Chase proved that he was as attractive to midges as to mosquitoes, and was soon covered in bites.
Tip #4: By late afternoon you should cover yourself in either clothing or insect repellent, or risk being eaten alive. I bought some mozzie and midge mousse and it worked a treat.
We walked along the Broome jetty and I wondered how many salt water crocodiles cruised by in the beautiful turquoise coloured waters.
Gantheaume Point gave us another opportunity to admire the coastline. The tides didn't cooperate with us, so we didn't get to see the 130 million year old petrified dinosaur footprints at the water's edge.
Instead we visited the plaster cast of the tracks the top of the cliff. This was particularly difficult to find and we weren't the only ones wandering around looking lost. In the end, the kids enjoyed running around the rocks and cliffs more than the seeing the casting, which we accidentally stumbled across on our way back to the car.
Tip #5: Apparently one bus per day services Gantheaume Point, arriving in the dry season just before 8am. The idea is for travellers to walk along the coast to Cable Beach. We didn't know about this walk, but I wish we had. I'm sure it would have been lovely.
Some travellers told us about the Willie Creek camping area, about 40km outside of Broome, so we took off and had a look. It was a fun drive out along Cape Leveque Road and we saw some brumbies. When we arrived, no one else was camping here and it felt very secluded. The crocodile warning signs along the banks made us feel uneasy too, so we decided to leave it off the camping itinerary.
Tip #6: Reviews on wiki camps are a bit mixed, but consistently mention the mosquitoes. Take heavy duty insect repellent with you if you are staying after sunset.
We visited the Willie Creek Pearl Farm shop at Cable Beach. I bought a pearl ring, one of the few mementos from our trip. The staff gave the kids some kibble to feed to the coy carp in the ponds outside of the shop, which kept them entertained while I shopped.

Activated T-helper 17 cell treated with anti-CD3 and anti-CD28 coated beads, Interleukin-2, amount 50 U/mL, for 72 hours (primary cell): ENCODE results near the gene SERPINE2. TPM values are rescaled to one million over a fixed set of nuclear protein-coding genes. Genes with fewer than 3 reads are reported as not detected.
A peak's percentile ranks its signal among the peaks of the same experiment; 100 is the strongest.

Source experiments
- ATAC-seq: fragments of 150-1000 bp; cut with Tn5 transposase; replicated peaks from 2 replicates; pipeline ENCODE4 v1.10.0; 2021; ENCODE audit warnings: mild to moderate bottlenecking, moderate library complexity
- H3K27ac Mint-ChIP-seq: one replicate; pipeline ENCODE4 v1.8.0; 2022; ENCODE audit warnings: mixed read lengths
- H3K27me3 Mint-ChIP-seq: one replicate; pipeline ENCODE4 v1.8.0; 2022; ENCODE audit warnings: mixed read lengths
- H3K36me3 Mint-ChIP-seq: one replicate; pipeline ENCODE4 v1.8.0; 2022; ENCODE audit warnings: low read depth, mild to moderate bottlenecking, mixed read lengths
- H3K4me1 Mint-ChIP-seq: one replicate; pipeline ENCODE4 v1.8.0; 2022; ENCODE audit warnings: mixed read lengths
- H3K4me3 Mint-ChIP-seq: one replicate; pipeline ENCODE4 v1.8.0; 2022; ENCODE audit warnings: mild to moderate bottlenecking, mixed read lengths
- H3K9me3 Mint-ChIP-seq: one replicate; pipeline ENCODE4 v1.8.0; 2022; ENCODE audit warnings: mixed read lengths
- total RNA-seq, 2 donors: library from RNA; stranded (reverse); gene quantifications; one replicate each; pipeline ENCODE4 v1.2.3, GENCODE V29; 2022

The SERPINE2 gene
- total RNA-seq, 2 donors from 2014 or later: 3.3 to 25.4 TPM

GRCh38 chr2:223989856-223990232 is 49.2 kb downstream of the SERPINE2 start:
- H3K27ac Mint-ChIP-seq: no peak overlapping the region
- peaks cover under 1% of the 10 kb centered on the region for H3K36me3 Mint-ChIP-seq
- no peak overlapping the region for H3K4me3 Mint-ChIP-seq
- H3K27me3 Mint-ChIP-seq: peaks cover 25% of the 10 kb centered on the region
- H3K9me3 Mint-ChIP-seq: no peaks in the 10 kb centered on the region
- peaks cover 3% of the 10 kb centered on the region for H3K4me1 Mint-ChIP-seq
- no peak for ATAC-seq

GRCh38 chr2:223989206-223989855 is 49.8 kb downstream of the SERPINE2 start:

The kids loved the hermit crab races held at the Broome RSL, along with the race caller's crazy crab hat. The races were a fun way to raise money for the community. Drew and I enjoyed a couple of drinks while the kids were ringside, taking in all of the action!
Tip #7: Vegetarians and vegans shouldn't expect a meal at the RSL. It's a roasts-only affair!
We found a group of Aboriginal artists gathered together on the grassed area at the top of the main street painting canvases. The groups of mainly women were happy for us to watch their progress and some quite fabulous paintings were available for purchase. I was amazed at how quickly the women could complete a quite complex dot painting.
We couldn't leave Broome without doing a sunset camel ride along Cable Beach. This was a completely touristy thing to do, but one of my few requests for this trip. Chase and I got the lead camel which gave us great views, with Oliver and Drew behind us. They said our camel had a very bad case of wind! Chase and I thought that this was almost as funny as the nude men on the beach.
Tip #8: The camel ride was a novel way to enjoy the sunset and the handlers took some great pictures for us. Make sure you book a tour where the staff are happy to use your cameras/phones - you don't want to get charged extra for photographs.
We spotted lots of backpackers and couples relaxing in the funky bars/eateries around the town, but being travellers with young children, our budget and inclination didn't allow a lot of this. Perhaps we were just the wrong demographic for Broome.